Four Seattle-Area Gay Men Found With Hard-To-Treat Strain Of HIV

Gay
A hard-to-treat strain of the virus that causes AIDS has been found in four gay men in King County, and authorities fear it could spread to more.
There is no evidence that the troublesome strain of HIV is spreading rapidly, but its appearance underscores the need for renewed emphasis on safe sex practices, officials in the Seattle-King County public health department said Thursday.
“There may be more cases we don’t know about,” said Dr. Bob Wood, the agency’s HIV-AIDS program director.
“We are still working to learn more about these individuals and the virus they have contracted,” said Dorothy F. Teeter, interim director of the department. “We are concerned for these individuals and their partners and are continuing our investigation.”
The same genetic strain of HIV was found over a 15-month period in all four men, methamphetamine users who each had multiple partners, but none is known to have had sex with any of other three, officials said.
“That’s highly unusual,” said Dr. Peter Shalit, who treats HIV-AIDS patients and directs HIV-AIDS research at Swedish Medical Center.
One possibility is that there is a new strain of multi-drug-resistant HIV that is spread more easily than previous drug-resistant strains, “definitely a scary prospect,” Shalit said.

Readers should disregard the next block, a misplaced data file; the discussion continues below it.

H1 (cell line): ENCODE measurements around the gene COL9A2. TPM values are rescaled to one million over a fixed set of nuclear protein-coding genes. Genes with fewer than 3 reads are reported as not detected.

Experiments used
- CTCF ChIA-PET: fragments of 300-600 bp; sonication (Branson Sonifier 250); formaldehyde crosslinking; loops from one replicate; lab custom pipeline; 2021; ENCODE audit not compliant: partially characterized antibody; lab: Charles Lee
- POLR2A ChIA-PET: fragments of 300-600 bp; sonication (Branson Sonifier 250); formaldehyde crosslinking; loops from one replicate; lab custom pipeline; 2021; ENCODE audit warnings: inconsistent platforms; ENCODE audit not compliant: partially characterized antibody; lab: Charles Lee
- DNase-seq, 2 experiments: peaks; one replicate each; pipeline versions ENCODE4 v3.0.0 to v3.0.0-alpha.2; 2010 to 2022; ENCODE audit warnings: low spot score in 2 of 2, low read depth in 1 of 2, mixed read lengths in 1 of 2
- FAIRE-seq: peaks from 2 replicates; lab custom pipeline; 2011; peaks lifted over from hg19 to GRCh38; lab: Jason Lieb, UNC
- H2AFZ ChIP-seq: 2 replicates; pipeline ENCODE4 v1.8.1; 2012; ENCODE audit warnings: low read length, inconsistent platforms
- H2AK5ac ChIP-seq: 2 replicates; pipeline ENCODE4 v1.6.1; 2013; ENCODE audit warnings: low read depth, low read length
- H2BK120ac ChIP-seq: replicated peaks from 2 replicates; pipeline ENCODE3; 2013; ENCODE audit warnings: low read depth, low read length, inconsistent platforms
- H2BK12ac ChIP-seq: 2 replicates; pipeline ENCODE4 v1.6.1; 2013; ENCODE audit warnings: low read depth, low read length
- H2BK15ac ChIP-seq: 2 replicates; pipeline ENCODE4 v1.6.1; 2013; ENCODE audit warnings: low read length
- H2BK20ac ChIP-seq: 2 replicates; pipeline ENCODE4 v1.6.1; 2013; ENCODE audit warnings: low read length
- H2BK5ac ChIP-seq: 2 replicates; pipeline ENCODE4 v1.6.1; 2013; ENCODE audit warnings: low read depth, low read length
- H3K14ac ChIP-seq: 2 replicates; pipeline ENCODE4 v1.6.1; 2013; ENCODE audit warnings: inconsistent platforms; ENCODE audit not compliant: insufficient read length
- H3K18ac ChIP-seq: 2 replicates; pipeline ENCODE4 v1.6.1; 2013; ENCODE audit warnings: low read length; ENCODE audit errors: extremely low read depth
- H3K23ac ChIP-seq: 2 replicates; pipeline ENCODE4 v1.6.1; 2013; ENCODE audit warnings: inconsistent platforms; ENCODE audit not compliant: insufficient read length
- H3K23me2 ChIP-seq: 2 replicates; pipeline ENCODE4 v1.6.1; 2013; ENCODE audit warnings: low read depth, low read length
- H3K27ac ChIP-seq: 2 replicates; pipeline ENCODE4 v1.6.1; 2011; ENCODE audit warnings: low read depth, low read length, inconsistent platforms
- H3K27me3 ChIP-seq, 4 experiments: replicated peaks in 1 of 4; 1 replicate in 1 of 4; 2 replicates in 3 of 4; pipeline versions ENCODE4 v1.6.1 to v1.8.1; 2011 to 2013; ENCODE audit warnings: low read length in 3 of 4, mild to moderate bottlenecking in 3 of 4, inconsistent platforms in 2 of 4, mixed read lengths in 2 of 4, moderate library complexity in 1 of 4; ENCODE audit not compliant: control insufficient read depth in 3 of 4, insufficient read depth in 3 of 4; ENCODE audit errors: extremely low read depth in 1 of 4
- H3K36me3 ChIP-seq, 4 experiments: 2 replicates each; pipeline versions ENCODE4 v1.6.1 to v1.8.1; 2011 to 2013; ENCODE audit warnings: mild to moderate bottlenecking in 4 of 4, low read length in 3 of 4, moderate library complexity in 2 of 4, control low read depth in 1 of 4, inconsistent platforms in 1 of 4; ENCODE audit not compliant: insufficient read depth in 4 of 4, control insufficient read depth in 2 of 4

While at least 100 county residents die of AIDS annually, there is evidence of declining condom use and other safe-sex practices among gay drug users especially, said Wood, who is gay and has medically managed his own HIV infection for more than 20 years.
“There’s a lot of complacency,” he said. “People need to know that some of these new infections may be impossible to treat.”
Seattle was among the first metropolitan areas in the country to begin a surveillance program for multi-drug-resistant HIV in 2003. Since then, doctors and other health care providers have been asked to test routinely for drug resistance in anyone who is HIV-positive and to report any indication of multi-drug-resistant strains.
Before Thursday health officials had identified 12 cases of multi-drug-resistant HIV in the county, none as resistant to anti-viral drugs as the most recent four.
None of the four men has experienced any symptoms, Wood said, but experts fear that drug-resistant HIV could progress to AIDS much faster than typical HIV.
In addition, Dr. Robert D. Harrington, director of a Harborview Medical Center clinic for HIV patients, said treatment for those are resistant to several types of drugs could cost more than twice as much as the $15,000 a year that is needed for typical HIV.
from KGW / The Associated Press

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